Clarifying accuracy and precision is usually a troublesome task as these terms are often used interchangeably. When a test result is accurate, it means that it has come closest to the correct value if the reference or correct value is known. In most cases, once a methodology has been established for a particular analysis, standard or reference material is run to establish a reference interval. Accuracy is defined as the best estimate of the result to the true value.9

Precision relates to reproducibility and repeatability of test samples using the same methodology. Theoretically, patient results should be repeatable if analyzed a number of times using the same method. If there is great variability of results around a target value, then the precision is compromised8 (Fig. 1.6).

Normal, or Reference, Intervals

Normal, or reference, intervals are values that have been established for a particular analyte, method, or instrument and a particular patient population. To establish a reference interval, the size of the sample must be at least 25 and should represent healthy male and female adults as well as the pediatric population. Once the test samples have been analyzed under predetermined conditions, a set reference value is determined from which reference limits and reference intervals may be established according to statistical methods. Subsequent patient samples will be compared to the reference interval to determine if they are normal or outside of the reference interval.10

10 PartI • Basic Hematology Principles

10 PartI • Basic Hematology Principles

Figure 1.6 Is it accurate or precise? (A) Shots are neither accurate nor precise. (B) Shots are precise but miss the mark, not accurate. (C) Shots are accurate and precise.

Delta Checks

Delta checks are a function of the laboratory information system. This function allows the operator to perform a historical check on the sample from the previous results. If the variation in patient sample exceeds the established standard set for delta checks, a cause must be identified. Preanalytic problems, misidentified samples, analytical errors, or changes in the patient condition may contribute to erratic delta checks.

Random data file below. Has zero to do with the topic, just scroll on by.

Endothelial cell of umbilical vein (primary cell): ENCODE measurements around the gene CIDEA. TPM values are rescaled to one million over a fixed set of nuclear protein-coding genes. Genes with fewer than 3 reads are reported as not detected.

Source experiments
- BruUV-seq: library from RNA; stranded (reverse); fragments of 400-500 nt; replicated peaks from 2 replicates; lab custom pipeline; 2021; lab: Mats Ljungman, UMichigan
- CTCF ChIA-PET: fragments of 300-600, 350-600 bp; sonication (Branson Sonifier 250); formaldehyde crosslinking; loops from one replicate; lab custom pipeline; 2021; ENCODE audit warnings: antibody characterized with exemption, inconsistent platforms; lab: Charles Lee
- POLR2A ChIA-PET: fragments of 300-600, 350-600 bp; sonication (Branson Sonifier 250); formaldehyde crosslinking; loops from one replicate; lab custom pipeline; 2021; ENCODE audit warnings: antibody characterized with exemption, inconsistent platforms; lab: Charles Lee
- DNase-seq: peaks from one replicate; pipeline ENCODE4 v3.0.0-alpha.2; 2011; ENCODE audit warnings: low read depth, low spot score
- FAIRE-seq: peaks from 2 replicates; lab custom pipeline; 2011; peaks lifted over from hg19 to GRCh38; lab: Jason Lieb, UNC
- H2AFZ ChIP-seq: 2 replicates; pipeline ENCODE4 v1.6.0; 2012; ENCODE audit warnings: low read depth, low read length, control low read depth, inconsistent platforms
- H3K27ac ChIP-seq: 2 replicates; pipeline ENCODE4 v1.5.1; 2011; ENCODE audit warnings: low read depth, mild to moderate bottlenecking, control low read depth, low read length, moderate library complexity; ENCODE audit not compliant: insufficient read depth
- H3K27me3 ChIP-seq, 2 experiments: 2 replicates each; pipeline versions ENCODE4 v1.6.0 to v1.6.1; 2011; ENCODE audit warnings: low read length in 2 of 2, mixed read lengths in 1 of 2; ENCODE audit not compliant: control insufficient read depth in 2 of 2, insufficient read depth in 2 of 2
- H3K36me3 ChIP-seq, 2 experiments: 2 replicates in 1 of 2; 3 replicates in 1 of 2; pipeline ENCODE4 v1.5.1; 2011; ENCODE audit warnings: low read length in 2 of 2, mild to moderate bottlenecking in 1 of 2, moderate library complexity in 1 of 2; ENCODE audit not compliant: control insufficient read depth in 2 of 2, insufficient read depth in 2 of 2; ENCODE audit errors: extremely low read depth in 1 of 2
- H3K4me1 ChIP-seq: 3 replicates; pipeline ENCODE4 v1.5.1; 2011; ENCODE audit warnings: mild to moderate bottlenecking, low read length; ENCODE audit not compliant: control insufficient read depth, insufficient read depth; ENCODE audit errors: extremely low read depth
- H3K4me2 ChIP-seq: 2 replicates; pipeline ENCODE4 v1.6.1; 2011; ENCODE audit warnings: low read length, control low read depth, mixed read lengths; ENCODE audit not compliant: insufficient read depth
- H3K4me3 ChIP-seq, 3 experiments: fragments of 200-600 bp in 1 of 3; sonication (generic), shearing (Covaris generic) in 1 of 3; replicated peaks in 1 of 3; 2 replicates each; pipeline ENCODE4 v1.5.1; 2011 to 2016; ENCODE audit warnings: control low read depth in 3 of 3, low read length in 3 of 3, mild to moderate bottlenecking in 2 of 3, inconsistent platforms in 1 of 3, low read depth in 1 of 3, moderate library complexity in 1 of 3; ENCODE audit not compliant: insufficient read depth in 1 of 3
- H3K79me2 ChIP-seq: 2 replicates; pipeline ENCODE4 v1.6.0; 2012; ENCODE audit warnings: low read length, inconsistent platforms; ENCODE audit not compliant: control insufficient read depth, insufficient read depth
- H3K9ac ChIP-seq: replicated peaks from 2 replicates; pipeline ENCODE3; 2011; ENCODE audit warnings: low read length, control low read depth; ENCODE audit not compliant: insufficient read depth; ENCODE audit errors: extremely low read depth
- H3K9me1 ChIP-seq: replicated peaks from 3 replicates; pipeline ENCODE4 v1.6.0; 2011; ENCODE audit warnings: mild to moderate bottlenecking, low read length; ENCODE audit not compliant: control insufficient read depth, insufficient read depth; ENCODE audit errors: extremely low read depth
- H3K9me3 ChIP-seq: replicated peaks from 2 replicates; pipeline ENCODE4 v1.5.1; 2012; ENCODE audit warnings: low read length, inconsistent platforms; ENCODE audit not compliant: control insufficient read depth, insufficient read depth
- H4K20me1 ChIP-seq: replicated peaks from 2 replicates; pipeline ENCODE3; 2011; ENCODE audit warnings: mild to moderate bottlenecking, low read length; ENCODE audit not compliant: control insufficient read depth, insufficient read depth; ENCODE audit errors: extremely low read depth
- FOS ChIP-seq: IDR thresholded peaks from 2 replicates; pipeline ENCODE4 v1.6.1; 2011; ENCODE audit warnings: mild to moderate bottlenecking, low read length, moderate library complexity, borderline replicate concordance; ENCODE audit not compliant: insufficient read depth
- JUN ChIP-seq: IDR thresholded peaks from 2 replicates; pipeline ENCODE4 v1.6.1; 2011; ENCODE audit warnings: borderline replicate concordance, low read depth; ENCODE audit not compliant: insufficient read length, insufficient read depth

Reflex Testing

If automated complete blood count (CBC) results present a flagging signal, operations must be performed by the technologist to validate this sample. Usually flags are displayed next to a specific result. For example, an "H" indicates high results, while an "L" indicates low results. However, multiple flags may be generated for the entire CBC. Manual methods may be needed, or additional tests (e.g., adding a differential count or manual slide review) may need to be performed on the sample to present accurate test results. Technologists should be vigilant when hematological data are flagged, because it almost always means that the sample has some abnormality.

Preanalytic Variables

Preanalytic variables refer to any factors that may affect the sample before testing. Some issues to be considered are whether the sample was properly identified, properly collected in the correct anticoagulant, and delivered to the testing facility in a timely fashion. See Table 1.3 for a list of preanalytic variables.

Postanalytic Variables

This term refers to operations that ensure the integrity of sample results. Some examples are proper documentation of test results, timely reporting of results to a designated individual if a critical result was observed, and proper handling of samples that may involve calculations or dilutions. See Table 1.4 for postanalytic variables.

Table 1.3 O Preanalytic Variables

• Proper patient identification

• Properly labeled tubes

• Proper anticoagulant

• Proper mixing of sample

• Timely delivery to laboratory

• Tubes checked for clots

• Medications administered to the patient

• Previous blood transfusions

• Intravenous line contamination

• Blood sample properly collected (proper tube, proper anticoagulant)

Critical Results

Critical results are those results that exceed or are markedly decreased from the reference range or the patient's history of results. These results are usually flagged by the automated instrument. It is essential that either the physician or the appropriate designee be notified immediately by a member of the reporting laboratory, as many critical results involve immediate medical or patient care decisions.

Table 1.4 O Postanalytic Variables

Delta checks Results released Critical results called Reflex testing initiated Specimen check for clots